Ahmad Muhammad Hassim al-Dujaili showed no fear for his security as he testified over the massacre of 148 people from the Shia village of Dujail in 1982, for which Saddam and seven others are on trial.
He was the first witness to appear in person at the court, which has previously held two brief sessions after earlier adjournments and until now been played only videotape testimony from an official just before he died.
The proceedings had earlier been marked by extraordinary scenes when the defence team walked out and Saddam shouted a tirade of abuse.
The dispute – over whether Saddam’s foreign lawyers can address the court – prompted a 90-minute recess to solve the problem until Muhammad Rizkar Amin, the presiding judge, agreed to let them speak briefly.
Saddam Hussein shouted at the
As al-Dujaili, a prominent member of the Shia Dawa party, gave his evidence, Saddam made various interruptions from the dock, before being quietened by Amin.
Al-Dujaili testified to the mass arrests of residents and the murder of his neighbours, giving names of those who were killed and listing those he recognised from Saddam’s forces in the Salah al-Din province village.
“A friend of mine … was tortured. He was actually killed in front of me and I saw that,” al-Dujaili said.
“People who were arrested were taken to prison and most of them were killed there.
“I saw corpses and bodies of our neighbours. They were martyred. Some of them we couldn’t even recognise their bodies”
Ahmad Muhammad Hassim
“I saw corpses and bodies of our neighbours. They were martyred. Some of them we couldn’t even recognise their bodies.”
After the walkout, Saddam stood up and shouted: “Long live Iraq. Long live the Arab nation. Long live Iraq.”
Facing charges of crimes against humanity and torture, Saddam and his seven co-defendants could all be executed if found guilty. They have all pleaded not guilty.
Ramsey Clark, a former US attorney-general, who is representing Saddam, said the fairness of the trial was paramount and demanded better protection for all nine lawyers.
Clark, a controversial figure who has previously represented Slobodan Milosevic, the former Serbian leader, at first complained that five minutes was not enough “for a slow talker, with translation taking half the time”, but then proceeded.
Clark reminded the judge two
Referring to the dire security situation in Iraq, Clark said the trial had a fundamental role to play in either healing or dividing the country.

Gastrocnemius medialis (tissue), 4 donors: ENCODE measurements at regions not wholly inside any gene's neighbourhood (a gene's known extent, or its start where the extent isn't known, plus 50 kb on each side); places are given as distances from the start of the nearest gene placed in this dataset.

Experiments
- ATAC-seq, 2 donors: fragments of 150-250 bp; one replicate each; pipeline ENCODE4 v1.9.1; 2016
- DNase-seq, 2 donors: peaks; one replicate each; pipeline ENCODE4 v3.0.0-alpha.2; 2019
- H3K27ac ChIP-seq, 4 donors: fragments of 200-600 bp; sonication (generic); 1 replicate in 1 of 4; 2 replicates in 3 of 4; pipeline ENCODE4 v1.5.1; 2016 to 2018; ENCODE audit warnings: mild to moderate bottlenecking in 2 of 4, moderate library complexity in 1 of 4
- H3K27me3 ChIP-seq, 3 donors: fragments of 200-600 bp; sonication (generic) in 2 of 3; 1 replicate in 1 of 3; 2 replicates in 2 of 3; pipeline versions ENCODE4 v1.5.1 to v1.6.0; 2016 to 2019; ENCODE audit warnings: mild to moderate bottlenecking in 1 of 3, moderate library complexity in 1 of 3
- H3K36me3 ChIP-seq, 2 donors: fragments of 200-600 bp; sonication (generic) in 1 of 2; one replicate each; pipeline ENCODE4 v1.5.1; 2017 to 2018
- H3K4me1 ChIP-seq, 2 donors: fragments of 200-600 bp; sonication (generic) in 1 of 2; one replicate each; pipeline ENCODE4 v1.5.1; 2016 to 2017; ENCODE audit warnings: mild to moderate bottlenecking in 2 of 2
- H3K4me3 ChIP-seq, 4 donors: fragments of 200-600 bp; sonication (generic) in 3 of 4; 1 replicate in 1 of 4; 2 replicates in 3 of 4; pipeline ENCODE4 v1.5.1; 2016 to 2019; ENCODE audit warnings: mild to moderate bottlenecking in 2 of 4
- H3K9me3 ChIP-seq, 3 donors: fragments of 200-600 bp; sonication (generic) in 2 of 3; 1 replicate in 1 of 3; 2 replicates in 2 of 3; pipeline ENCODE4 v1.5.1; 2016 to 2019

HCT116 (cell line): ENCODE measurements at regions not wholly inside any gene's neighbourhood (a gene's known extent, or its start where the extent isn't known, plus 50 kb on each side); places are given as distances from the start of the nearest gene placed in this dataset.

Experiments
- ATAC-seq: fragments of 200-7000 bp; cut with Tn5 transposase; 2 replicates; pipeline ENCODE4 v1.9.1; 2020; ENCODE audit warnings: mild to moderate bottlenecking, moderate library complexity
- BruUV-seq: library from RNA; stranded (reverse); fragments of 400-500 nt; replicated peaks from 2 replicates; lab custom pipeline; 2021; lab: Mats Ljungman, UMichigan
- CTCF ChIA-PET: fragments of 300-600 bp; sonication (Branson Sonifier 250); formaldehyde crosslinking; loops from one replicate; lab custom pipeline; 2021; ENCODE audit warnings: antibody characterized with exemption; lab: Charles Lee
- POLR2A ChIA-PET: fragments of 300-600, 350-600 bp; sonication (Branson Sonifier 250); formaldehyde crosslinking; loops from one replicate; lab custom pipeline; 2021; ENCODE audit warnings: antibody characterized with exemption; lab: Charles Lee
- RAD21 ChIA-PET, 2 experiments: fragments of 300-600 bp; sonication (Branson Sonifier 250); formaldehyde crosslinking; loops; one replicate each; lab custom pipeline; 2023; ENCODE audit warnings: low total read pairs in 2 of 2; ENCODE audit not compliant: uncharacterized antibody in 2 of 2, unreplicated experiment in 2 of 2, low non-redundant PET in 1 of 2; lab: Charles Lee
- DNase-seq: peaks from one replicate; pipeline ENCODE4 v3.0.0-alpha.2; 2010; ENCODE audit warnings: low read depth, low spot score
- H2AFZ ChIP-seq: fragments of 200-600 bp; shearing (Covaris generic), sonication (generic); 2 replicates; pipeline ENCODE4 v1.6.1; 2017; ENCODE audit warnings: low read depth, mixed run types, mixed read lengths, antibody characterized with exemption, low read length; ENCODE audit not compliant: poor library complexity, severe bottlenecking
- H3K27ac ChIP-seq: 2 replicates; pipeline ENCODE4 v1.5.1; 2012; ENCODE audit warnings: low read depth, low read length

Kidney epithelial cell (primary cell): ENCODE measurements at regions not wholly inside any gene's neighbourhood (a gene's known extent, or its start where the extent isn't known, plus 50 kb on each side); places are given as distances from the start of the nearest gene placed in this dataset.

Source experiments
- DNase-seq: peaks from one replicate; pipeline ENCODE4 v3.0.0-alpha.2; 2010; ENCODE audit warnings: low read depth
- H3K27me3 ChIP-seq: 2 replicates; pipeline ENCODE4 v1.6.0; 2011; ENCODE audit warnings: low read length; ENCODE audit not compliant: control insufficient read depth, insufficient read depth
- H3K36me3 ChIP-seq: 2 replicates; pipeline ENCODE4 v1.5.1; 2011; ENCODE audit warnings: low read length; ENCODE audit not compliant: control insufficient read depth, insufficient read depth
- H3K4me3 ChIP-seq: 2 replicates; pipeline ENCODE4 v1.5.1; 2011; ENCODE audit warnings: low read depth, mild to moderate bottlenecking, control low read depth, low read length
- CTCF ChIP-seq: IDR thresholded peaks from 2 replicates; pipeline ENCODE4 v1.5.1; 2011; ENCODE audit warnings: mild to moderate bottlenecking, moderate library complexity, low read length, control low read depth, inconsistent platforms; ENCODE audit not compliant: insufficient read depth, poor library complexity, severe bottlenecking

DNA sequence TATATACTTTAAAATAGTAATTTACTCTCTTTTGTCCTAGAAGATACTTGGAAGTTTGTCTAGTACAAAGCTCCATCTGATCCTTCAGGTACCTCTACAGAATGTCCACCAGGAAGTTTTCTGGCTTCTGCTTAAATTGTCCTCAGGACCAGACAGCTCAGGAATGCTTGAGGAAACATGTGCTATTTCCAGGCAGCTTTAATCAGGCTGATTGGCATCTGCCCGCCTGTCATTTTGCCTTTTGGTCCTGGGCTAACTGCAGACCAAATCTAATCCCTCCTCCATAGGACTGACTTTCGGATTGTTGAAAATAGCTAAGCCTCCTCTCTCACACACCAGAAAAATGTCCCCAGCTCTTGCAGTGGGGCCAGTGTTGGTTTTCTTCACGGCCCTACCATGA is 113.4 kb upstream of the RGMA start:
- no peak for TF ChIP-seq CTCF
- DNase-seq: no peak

“There is virtually no protection for the nine Iraqi lawyers and their families who are heroically here to try to protect truth and justice,” he said.
“Without that protection a fair trial is impossible.”
Two defence lawyers have been murdered during the trial.
Najib al-Nuaimi, the former Qatari justice minister, also a defence lawyer, was granted 15 minutes to speak and said that the court, which was formed under US occupation, should examine its own legitimacy before proceeding.
“The charges against my client should be dealt with by an international court,” he said. “If the charges as you put them are mass murder, an international criminal court should look into the charges. An international court is independent.”
Al-Nuaimi said the court was illegal under international law.
“What we have seen is one country attacking another and then enacting a law in stark violation of international norms … this land is becoming more American than Arab,” he said.
Officials close to the court are hoping that a full four days of hearings and testimony from 10 witnesses is possible before the court adjourns again in time for Iraq’s parliamentary elections on 15 December.
At least two more witnesses were due to appear on Monday after al-Dujaili’s testimony.
However, only al-Dujaili and one other witness have consented to appear in court and be filmed by television cameras relaying the trial to the world, a US official close to the tribunal has said.
Another six were to appear in court but without being filmed. The final two were expected to speak from behind a screen.
A senior United Nations official told Reuters on Sunday that he was deeply concerned about security surrounding the trial after two defence lawyers were killed, and said he doubted that the proceedings could meet international standards.
Dozens of Iraqis in Saddam’s former home town, Tikrit, demonstrated in support of Saddam and a symbolic protest against him took place outside the Green Zone in Baghdad where the trial is taking place.
For and against
There, a tent housing 18 people who lost relatives under Saddam’s government, one from each of Iraq’s provinces, has been set up. Banners outside read: “We ask for the hanging of Saddam and his aides and we ask for an immediate trial.”
Supporters of Saddam protest in
The whole process has been criticised by Shia Muslims for a slow beginning with a brief opening session on 19 October, followed by a 40-day delay and then a two-hour session on 28 November, and then a week-long adjournment.
The trial has been plagued by problems since its inception, most notably serious security issues. Iraqi security forces said they foiled one fighter group’s plot to fire rockets at the court building.
As well as Saddam and his half-brother, Barzan al-Tikriti, head of intelligence at the time of the massacre, the defendants include Taha Yassin Ramadan, Saddam’s former vice-president, and Awad Ahmad al-Bandar, the head judge of the revolutionary court.